What to Include in Your Ohio Advance Health Care Directive
You likely know it is a wise idea to have an advance health care directive, but you might not know where to begin or what to include. Here are the basic components you will want to include in your advance directive in Ohio.
Ohio Durable Power of Attorney for Health Care
As part of your advance directive, you will want to give someone power of attorney for purposes of your health care decisions. In the event you become incapacitated and can no longer speak for yourself, your agent (or attorney in fact) will be able to make decisions for you regarding your health care. This power of attorney will become effective as soon as a medical professional determines that you have lost the ability to make your own medical choices.
Ohio Living Will Declaration
You should also execute a living will as part of your Ohio advance directive. A living will allows you to make specific advance choices about your own health care that will trigger if you are not able to make your own decisions. If you are terminally ill, in a coma, or permanently incapacitated, your living will determines what health care decisions can be made on your behalf.
Ohio Organ Donation Enrollment
Another good form to include in your advance directive is an organ donation enrollment form. This will allow you to register, if you choose, to have your organs donated upon your passing. If you fill out and submit this form to the state registry, your desires as far as organ donation will be honored, despite whether your original form can be located.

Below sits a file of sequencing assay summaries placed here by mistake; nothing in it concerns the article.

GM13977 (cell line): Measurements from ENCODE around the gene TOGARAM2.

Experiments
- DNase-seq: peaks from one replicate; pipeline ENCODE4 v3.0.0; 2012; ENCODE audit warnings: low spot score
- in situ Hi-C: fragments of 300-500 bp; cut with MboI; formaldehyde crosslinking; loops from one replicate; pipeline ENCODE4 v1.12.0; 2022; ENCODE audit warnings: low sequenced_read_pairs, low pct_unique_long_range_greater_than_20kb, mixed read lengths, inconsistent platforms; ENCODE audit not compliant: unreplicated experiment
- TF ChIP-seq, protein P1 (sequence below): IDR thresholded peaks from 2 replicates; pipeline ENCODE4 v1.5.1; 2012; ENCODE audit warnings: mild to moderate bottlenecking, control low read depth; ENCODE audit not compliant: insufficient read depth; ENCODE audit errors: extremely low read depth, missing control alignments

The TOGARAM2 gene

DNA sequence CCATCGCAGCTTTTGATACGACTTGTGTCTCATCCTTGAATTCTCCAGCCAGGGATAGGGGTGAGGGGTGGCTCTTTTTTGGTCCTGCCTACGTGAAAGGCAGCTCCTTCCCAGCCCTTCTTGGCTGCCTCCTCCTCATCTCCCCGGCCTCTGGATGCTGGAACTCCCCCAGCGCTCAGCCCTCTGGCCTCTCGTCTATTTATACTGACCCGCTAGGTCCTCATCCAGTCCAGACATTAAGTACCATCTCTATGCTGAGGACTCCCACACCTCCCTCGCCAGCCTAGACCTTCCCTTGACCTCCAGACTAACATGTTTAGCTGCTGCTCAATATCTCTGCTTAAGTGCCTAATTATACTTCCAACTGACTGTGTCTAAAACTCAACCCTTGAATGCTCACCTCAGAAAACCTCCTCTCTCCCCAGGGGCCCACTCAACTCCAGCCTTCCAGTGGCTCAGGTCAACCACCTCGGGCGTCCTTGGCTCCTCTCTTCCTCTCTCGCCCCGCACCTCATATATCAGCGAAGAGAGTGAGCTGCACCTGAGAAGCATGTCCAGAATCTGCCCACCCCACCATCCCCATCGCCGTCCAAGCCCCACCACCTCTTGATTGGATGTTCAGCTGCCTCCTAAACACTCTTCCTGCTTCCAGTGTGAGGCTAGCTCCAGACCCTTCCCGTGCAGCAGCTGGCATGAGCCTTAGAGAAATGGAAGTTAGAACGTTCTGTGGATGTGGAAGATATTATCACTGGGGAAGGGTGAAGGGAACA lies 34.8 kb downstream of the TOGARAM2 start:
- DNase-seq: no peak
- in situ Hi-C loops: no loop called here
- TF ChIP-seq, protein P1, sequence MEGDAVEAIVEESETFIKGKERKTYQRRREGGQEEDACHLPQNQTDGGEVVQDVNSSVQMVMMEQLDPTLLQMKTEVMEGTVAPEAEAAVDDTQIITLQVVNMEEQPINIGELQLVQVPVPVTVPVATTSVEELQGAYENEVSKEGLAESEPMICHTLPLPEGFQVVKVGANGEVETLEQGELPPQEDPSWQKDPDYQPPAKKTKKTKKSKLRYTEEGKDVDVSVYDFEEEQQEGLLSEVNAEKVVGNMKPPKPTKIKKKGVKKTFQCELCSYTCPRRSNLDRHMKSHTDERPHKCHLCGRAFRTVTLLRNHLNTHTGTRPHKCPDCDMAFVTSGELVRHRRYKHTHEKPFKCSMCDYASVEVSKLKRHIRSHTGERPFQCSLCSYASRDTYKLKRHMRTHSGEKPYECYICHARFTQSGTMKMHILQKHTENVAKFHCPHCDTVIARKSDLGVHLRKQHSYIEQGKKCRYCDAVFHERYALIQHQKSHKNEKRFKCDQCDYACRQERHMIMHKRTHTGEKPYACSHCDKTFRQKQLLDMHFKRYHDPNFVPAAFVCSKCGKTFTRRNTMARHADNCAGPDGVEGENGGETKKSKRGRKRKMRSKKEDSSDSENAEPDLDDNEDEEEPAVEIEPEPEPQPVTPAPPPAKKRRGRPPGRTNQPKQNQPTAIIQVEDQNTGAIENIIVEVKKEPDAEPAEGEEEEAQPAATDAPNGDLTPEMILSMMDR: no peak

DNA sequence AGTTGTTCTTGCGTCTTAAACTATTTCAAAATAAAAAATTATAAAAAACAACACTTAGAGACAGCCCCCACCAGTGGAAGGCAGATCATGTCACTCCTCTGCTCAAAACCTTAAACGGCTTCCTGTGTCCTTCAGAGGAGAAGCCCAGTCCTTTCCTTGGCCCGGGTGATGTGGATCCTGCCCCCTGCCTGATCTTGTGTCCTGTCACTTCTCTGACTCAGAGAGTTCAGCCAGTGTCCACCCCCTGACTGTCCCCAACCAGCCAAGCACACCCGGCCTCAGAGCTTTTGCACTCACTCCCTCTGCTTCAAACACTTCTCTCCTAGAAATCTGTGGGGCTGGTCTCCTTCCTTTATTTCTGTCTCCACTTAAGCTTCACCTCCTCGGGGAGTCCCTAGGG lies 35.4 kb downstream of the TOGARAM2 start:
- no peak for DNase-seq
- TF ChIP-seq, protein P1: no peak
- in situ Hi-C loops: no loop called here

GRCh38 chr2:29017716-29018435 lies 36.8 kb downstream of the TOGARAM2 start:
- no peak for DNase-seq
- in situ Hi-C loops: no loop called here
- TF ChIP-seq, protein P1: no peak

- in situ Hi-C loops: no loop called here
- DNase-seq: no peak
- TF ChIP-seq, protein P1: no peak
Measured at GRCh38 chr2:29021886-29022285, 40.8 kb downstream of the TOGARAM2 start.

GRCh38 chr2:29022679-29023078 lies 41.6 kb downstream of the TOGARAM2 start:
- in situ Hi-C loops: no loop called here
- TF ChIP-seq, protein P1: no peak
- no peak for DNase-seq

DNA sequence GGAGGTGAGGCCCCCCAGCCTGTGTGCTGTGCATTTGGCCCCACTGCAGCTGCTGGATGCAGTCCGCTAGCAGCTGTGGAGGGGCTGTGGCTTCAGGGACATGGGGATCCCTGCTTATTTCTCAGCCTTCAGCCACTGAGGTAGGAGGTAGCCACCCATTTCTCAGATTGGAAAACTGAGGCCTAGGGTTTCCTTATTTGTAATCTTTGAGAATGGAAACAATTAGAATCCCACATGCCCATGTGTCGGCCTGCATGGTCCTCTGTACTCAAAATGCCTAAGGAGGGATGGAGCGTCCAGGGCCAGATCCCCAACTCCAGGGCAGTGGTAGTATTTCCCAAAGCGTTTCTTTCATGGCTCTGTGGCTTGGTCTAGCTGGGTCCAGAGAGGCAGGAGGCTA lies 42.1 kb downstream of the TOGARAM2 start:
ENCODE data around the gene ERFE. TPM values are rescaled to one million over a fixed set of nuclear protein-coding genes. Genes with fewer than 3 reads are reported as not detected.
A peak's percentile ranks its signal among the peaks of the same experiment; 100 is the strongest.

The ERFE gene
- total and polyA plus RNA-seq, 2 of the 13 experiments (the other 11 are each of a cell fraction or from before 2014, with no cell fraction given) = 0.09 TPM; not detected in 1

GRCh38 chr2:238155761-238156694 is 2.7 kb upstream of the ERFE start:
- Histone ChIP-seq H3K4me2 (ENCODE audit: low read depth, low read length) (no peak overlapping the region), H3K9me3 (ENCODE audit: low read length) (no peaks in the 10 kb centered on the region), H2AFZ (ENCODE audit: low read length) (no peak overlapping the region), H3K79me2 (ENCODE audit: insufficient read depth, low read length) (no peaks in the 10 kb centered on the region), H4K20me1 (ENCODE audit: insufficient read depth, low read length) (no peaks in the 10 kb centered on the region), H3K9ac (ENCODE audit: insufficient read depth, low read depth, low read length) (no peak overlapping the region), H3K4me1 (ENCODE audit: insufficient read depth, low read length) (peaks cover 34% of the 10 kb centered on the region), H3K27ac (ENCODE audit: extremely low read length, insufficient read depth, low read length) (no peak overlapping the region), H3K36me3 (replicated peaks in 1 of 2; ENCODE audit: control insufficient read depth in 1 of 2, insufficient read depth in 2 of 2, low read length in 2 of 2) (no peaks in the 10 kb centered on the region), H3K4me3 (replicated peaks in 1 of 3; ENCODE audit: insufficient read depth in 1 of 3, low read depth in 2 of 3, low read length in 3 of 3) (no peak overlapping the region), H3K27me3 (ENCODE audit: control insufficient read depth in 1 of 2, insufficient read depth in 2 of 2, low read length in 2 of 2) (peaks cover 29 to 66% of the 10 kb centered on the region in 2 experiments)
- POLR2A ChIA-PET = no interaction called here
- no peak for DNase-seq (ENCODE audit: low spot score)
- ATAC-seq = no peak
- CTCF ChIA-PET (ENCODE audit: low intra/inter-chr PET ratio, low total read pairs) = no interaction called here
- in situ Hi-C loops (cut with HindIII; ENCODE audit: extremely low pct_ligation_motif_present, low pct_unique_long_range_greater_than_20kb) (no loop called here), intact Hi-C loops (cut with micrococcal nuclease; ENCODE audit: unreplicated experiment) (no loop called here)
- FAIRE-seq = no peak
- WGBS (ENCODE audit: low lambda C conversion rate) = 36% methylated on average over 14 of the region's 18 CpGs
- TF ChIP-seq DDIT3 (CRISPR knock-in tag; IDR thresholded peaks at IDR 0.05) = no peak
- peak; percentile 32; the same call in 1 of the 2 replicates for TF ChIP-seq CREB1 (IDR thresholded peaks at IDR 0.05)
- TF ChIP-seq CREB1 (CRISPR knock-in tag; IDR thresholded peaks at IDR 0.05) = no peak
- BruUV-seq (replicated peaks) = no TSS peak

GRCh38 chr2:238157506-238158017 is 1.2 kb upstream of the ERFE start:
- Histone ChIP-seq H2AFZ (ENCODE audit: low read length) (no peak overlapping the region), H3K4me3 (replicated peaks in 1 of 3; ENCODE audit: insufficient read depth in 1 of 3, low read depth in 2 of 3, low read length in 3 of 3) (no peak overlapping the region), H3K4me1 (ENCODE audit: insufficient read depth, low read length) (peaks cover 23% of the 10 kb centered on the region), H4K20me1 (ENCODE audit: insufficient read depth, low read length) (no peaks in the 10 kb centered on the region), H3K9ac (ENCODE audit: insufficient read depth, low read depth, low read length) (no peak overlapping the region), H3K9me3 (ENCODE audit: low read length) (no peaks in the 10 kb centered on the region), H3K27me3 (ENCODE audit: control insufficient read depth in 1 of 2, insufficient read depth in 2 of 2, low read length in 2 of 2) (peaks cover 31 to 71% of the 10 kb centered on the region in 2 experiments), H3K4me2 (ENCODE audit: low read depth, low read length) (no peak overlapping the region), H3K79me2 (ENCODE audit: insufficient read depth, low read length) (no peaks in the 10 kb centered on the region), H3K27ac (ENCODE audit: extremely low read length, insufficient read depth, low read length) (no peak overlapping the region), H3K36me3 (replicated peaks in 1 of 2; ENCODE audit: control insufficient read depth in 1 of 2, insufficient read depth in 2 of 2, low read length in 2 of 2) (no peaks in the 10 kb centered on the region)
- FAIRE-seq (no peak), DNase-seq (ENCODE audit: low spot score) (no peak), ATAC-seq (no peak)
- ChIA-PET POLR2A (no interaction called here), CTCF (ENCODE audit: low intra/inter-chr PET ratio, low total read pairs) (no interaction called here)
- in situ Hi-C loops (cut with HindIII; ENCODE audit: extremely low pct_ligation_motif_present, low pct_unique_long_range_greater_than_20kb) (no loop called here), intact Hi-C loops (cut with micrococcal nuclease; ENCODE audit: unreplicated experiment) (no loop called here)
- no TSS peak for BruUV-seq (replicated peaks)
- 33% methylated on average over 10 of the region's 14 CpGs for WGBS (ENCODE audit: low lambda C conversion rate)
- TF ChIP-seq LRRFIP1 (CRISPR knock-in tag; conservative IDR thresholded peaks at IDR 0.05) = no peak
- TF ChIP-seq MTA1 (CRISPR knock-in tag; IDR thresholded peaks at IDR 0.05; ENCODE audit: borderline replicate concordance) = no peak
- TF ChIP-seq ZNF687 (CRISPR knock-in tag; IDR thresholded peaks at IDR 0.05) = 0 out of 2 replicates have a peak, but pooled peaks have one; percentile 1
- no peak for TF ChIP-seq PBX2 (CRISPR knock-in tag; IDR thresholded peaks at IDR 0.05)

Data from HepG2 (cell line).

Ohio Do Not Resuscitate Form
Ohio law allows for residents to decide in advance whether they want to be resuscitated in the event of emergency situations. Under a DNR Order, you can decide to receive care limited to comfort and certain life-sustaining care that is withdrawn if you require resuscitative measures. You can alternatively decide to receive all standard care that might include some resuscitation but that is withdrawn if you experience cardiac or respiratory arrest. Unlike the other portions of your advance directive, a DNR form will need to also be signed by a medical professional.
It might sound overwhelming to try to find and complete all of these forms and components to create a valid advance directive under Ohio law, but the process can be seamless when you hire an experienced lawyer. An attorney will explain all of the different forms and will walk you through the requirements to ensure you have a directive that gives you peace of mind.
If you are interested in starting your Ohio advance directive, contact Attorney Shannon Dawes today. When you work with Dawes Legal, LLC, you will receive skilled representation for all of your future planning needs. Schedule an initial case consultation by calling our Columbus office at (614) 733-9999.